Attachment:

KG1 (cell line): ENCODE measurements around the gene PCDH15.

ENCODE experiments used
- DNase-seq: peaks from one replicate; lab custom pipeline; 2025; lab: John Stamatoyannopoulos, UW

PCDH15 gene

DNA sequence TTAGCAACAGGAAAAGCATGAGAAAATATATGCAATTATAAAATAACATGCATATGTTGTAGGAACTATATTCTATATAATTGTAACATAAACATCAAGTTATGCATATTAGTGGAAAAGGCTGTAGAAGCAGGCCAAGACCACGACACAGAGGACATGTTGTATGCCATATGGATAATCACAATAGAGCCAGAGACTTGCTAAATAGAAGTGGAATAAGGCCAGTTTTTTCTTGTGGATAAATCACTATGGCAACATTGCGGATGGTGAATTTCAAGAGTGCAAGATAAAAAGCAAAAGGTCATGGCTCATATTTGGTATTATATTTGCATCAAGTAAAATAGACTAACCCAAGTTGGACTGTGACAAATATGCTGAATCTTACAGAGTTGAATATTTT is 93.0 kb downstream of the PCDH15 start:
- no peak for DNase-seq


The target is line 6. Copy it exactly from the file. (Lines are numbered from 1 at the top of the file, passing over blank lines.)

- no peak for DNase-seq